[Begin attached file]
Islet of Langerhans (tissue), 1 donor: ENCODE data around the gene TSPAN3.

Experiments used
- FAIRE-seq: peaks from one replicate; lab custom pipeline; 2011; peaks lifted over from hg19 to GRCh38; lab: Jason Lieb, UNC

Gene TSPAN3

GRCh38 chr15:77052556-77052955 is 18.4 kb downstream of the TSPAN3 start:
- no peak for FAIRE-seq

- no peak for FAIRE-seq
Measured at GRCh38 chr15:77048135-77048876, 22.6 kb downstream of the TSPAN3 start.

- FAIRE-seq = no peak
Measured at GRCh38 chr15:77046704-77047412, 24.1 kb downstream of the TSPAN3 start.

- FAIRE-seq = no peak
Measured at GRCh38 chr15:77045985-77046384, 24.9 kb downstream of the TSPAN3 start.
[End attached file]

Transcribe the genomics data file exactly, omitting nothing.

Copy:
Islet of Langerhans (tissue), 1 donor: ENCODE data around the gene TSPAN3.

Experiments used
- FAIRE-seq: peaks from one replicate; lab custom pipeline; 2011; peaks lifted over from hg19 to GRCh38; lab: Jason Lieb, UNC

Gene TSPAN3

GRCh38 chr15:77052556-77052955 is 18.4 kb downstream of the TSPAN3 start:
- no peak for FAIRE-seq

- no peak for FAIRE-seq
Measured at GRCh38 chr15:77048135-77048876, 22.6 kb downstream of the TSPAN3 start.

- FAIRE-seq = no peak
Measured at GRCh38 chr15:77046704-77047412, 24.1 kb downstream of the TSPAN3 start.

- FAIRE-seq = no peak
Measured at GRCh38 chr15:77045985-77046384, 24.9 kb downstream of the TSPAN3 start.